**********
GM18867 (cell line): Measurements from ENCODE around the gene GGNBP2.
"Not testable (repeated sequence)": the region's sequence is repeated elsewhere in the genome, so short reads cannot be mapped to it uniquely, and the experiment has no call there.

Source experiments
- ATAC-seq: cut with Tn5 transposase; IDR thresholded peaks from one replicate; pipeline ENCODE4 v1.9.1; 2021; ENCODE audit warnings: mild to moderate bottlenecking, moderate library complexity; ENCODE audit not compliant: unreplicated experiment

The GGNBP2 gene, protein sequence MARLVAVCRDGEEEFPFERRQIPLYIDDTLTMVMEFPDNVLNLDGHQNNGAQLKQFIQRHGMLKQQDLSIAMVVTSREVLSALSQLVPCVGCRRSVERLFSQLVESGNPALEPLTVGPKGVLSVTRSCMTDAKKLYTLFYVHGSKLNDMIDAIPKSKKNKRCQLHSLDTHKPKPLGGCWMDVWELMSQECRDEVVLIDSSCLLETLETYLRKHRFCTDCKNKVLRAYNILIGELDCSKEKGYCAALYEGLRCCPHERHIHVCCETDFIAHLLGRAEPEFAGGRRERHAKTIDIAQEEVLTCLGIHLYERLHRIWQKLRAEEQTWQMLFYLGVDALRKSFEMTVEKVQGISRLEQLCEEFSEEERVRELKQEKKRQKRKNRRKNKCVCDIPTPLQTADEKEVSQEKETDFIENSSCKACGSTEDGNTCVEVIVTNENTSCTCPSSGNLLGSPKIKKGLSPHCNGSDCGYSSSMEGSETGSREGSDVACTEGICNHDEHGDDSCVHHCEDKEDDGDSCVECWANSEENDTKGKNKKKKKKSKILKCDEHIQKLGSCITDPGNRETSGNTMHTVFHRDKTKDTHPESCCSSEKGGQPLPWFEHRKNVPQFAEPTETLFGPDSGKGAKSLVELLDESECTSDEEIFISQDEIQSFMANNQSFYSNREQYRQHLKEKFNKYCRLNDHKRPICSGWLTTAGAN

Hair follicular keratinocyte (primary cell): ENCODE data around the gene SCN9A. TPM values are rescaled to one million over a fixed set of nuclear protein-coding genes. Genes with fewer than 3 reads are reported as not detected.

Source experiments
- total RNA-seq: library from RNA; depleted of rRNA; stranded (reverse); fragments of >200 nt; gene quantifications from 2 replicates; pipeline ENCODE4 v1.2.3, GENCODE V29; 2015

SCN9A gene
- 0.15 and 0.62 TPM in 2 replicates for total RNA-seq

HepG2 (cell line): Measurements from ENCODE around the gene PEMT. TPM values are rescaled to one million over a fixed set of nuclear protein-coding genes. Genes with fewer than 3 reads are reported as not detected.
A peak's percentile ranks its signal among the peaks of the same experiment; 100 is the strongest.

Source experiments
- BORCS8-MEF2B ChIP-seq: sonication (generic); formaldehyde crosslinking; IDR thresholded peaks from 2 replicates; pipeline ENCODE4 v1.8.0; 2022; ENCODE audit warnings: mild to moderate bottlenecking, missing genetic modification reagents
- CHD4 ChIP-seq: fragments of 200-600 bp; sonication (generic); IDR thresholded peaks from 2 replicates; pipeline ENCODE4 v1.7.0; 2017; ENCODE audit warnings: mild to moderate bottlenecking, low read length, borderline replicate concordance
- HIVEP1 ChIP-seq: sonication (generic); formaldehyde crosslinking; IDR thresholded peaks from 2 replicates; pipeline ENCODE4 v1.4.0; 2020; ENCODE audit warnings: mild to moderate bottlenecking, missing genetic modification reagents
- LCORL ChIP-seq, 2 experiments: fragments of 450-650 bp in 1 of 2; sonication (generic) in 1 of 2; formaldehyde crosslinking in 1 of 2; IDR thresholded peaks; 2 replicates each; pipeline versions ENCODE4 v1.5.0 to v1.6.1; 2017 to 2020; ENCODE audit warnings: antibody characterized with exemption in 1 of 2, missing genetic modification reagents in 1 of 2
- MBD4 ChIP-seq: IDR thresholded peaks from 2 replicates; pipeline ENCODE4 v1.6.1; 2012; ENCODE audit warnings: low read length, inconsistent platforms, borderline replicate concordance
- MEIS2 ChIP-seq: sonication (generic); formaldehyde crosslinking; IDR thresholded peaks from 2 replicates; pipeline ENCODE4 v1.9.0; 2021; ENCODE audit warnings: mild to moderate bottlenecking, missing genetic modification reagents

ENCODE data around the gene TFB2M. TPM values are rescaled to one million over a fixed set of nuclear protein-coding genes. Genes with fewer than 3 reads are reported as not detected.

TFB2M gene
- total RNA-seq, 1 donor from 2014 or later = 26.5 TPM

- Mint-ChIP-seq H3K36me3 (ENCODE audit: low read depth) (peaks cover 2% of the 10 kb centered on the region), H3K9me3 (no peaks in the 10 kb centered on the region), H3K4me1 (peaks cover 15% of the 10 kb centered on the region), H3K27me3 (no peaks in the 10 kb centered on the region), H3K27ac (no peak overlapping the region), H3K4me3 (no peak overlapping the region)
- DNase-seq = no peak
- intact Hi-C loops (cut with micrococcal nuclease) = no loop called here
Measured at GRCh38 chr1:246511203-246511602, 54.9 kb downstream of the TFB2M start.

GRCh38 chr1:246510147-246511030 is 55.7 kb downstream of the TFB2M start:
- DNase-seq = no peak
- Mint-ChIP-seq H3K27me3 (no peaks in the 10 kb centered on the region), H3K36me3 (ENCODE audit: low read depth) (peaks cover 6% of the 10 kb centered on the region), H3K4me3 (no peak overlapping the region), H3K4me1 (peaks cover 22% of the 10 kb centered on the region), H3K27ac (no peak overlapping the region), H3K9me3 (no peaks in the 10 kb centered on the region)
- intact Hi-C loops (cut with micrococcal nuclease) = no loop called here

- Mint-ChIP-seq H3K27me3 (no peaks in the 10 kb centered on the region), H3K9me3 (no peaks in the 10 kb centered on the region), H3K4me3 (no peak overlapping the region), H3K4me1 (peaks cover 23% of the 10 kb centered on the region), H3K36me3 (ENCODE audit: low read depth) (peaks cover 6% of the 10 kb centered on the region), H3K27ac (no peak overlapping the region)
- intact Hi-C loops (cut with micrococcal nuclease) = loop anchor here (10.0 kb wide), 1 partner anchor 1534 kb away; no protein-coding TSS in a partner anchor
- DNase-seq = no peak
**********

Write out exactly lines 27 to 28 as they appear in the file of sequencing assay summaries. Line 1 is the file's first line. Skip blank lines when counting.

GRCh38 chr1:246510147-246511030 is 55.7 kb downstream of the TFB2M start:
- DNase-seq = no peak